THE GREAT 401(k) HOAX Why Your Family's Financial Security Is at Risk, and What You Can Do about It
THE GREAT 401(k) HOAX
Why Your Family's Financial Security
Is at Risk, and What You Can Do about It
By William Wolman and Anne Colamosca
Perseus -- 246pp -- $26
What horrified some people most about the Enron Corp. collapse was the way its employees' retirement accounts got wiped out. The increasingly popular 401(k) is a pension plan in which employees are responsible for investing a tax-sheltered portion of their earnings and employers kick in matching funds or stock. In the booming 1990s, millions came to see their 401(k) plans as perpetual wealth-spinners.
They're anything but, say former BusinessWeek chief economist William Wolman and Anne Colamosca in The Great 401(k) Hoax. They argue that Americans have been hoodwinked by corporations and Wall Street into believing that investing savings in stocks will guarantee income enough for a comfortable retirement. But even at the end of the '90s, a decade in which stock prices quintupled, the average 401(k) account held just $46,740.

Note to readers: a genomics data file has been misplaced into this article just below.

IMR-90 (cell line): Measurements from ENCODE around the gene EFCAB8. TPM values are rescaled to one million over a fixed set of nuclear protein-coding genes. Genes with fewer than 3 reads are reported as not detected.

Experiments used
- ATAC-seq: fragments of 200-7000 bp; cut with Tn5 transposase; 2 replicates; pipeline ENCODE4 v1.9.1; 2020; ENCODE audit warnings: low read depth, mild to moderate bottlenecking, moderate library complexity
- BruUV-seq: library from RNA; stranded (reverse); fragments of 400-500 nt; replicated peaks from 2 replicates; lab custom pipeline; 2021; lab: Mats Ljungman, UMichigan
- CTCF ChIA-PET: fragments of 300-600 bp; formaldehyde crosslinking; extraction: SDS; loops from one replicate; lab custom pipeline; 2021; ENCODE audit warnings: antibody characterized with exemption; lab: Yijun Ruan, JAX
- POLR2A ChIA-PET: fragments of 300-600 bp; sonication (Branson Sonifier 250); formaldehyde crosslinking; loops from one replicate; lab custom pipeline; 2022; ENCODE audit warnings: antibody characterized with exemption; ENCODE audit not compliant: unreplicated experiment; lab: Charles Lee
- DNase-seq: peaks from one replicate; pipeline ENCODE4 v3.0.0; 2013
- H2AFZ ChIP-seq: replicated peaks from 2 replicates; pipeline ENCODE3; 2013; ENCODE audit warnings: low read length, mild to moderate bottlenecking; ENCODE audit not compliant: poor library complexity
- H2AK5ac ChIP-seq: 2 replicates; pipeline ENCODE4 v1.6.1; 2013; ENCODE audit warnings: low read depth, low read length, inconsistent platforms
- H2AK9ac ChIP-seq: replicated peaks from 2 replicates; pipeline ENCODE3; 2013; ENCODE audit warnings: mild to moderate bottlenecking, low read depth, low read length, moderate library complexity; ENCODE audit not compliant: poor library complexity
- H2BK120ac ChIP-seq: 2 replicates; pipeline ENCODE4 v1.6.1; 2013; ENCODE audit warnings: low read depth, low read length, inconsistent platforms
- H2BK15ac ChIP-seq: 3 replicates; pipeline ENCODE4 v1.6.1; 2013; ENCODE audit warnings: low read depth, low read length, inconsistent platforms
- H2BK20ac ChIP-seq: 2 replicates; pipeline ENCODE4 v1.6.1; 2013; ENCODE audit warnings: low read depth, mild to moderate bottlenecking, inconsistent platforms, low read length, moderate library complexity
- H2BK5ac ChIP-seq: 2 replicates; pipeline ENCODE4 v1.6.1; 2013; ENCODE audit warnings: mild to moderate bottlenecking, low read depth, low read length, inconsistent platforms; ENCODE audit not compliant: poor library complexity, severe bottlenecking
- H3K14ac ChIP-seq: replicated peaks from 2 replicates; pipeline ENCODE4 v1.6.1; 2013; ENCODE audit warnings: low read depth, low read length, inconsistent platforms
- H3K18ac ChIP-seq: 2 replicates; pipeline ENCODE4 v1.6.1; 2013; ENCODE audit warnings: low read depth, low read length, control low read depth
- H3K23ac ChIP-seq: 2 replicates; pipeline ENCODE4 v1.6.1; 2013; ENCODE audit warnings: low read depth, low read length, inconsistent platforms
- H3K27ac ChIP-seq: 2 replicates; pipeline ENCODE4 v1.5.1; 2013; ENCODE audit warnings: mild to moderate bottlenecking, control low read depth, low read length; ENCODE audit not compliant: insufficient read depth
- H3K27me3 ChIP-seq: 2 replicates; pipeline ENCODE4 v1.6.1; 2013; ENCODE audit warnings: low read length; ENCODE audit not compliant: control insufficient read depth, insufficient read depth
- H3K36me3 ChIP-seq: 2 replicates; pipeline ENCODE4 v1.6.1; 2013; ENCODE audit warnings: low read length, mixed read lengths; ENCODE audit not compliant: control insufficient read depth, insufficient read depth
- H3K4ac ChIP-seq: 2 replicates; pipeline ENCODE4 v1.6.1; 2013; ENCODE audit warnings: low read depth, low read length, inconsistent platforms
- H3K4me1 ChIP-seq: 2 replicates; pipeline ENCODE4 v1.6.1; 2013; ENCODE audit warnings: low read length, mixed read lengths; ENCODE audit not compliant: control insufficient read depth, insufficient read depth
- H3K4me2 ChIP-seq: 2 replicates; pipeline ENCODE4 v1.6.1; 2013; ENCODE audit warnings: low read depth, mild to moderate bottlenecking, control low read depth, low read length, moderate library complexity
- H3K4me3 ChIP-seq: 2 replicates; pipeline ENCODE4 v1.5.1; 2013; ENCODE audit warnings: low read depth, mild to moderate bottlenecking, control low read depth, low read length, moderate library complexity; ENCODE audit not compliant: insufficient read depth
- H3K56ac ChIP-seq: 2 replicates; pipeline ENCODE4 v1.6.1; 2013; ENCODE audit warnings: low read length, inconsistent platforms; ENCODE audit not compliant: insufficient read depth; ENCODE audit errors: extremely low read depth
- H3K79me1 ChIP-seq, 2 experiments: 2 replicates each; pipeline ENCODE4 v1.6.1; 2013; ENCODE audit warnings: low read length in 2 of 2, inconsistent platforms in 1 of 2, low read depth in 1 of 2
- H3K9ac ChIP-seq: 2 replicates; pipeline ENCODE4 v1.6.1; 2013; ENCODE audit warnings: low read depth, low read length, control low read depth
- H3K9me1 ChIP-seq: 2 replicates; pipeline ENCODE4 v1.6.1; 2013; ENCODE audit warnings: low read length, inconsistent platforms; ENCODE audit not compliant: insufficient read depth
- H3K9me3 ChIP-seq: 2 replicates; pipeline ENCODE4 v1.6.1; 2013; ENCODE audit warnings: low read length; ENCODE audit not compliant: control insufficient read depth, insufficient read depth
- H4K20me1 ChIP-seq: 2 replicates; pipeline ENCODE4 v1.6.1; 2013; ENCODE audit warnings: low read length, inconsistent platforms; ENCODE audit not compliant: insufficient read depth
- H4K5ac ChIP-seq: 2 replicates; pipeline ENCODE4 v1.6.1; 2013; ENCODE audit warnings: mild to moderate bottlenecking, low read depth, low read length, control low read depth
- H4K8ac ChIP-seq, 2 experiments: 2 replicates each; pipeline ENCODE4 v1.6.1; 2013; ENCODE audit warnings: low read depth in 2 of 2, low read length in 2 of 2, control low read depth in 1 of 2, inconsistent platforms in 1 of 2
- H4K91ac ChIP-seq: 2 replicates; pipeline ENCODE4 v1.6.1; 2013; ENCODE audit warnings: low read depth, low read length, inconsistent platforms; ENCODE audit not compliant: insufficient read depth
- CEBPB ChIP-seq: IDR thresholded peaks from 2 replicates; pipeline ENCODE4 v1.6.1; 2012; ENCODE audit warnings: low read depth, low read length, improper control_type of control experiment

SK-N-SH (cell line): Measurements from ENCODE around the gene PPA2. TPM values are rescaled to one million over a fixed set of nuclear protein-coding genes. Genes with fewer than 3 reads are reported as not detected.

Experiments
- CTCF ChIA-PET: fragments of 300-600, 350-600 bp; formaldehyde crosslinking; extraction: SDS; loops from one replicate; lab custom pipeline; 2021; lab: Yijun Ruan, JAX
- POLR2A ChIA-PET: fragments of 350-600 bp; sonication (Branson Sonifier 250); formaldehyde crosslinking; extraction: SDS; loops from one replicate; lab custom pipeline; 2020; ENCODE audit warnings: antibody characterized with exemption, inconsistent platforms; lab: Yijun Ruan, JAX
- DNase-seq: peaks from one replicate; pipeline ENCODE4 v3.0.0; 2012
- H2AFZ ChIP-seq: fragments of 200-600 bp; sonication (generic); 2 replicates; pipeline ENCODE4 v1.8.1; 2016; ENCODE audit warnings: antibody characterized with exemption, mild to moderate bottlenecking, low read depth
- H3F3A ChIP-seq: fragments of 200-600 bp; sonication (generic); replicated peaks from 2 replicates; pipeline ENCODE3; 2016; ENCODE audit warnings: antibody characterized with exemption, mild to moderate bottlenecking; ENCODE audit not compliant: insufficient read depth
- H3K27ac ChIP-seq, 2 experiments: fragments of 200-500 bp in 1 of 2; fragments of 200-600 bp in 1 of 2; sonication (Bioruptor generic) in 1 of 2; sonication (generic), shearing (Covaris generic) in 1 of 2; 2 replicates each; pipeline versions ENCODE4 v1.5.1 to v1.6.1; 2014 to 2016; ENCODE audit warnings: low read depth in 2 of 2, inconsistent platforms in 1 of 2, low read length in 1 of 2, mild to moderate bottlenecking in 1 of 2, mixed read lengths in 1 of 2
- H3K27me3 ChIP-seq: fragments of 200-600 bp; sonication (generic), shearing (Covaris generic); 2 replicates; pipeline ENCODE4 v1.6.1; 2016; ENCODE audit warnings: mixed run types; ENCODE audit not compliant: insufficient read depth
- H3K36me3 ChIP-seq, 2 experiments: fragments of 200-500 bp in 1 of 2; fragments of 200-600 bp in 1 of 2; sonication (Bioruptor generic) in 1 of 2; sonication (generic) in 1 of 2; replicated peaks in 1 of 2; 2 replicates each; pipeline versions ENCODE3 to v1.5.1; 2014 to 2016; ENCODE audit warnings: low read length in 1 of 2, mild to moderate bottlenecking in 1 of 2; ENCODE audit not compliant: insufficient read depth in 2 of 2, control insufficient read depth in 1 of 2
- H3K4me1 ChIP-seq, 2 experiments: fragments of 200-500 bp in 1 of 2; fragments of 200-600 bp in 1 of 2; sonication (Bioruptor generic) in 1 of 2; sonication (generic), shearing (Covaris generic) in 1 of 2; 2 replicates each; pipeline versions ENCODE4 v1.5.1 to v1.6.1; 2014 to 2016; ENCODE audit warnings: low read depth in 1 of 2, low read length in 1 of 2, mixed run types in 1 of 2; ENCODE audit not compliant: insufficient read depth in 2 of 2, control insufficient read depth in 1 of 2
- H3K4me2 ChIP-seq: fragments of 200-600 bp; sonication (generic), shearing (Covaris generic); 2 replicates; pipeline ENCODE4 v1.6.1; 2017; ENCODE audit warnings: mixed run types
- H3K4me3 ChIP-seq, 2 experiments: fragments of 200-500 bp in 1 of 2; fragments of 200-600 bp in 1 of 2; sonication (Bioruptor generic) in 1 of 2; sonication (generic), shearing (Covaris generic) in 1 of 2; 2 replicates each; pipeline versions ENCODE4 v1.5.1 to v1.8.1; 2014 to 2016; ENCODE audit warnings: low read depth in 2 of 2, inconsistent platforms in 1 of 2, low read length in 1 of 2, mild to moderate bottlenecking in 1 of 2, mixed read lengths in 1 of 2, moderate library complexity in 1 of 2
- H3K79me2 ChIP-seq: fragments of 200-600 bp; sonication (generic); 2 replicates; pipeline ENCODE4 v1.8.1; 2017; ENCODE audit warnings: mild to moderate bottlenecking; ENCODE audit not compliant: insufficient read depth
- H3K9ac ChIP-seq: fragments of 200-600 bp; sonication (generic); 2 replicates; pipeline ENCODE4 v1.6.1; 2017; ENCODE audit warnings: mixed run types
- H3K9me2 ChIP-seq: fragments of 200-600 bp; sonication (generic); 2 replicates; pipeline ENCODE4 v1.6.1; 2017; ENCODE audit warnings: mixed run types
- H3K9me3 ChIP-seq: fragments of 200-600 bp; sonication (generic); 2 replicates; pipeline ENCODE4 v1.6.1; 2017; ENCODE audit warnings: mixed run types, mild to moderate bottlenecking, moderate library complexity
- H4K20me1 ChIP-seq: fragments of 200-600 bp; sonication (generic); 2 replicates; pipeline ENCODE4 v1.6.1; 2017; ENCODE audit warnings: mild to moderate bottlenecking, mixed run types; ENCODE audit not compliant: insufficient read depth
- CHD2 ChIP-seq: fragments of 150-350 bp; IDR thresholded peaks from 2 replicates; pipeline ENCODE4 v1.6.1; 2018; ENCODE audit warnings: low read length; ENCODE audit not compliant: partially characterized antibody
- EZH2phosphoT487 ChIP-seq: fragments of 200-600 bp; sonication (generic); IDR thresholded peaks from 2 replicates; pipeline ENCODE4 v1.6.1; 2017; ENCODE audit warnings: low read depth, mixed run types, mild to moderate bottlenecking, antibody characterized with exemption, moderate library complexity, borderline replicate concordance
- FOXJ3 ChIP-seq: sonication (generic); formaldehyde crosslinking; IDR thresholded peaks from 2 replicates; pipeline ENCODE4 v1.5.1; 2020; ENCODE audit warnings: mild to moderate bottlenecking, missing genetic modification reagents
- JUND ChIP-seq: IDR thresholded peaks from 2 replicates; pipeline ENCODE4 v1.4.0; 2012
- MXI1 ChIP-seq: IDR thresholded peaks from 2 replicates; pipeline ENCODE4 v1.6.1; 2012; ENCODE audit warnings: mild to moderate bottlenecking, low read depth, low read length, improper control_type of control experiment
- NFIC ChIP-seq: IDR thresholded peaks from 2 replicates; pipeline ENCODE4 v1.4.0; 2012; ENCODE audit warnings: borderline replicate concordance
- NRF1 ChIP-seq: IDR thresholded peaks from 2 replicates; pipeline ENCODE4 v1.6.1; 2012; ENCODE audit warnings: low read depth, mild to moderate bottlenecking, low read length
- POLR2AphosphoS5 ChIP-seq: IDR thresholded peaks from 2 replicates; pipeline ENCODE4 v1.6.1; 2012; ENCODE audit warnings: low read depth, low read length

Worse, the authors say, there's strong evidence that stock market returns will probably average less than 2% a year throughout the first decade of the 21st century. They draw parallels to market bubbles that peaked in 1901, 1929, and 1966 and were followed by years of declining or stagnating stock prices.
Along the way, they explain how and why employers wiggled out of long-term commitments to provide pensions based on defined benefits in favor of defined contributions--the essence of the 401(k) system. And they skewer Democrats as well as Republicans for policies that led Americans to become hostages to the stock market.
What to do? Many employers will contribute only to 401(k) plans, and Congress can't seem to agree on even modest reforms. Wolman and Colamosca advise investors to load up on high-dividend stocks and bonds, particularly U.S. Treasuries whose yields are indexed to inflation, and shut out the "noise" from Wall Street's ever-optimistic prognosticators. The go-go years are gone.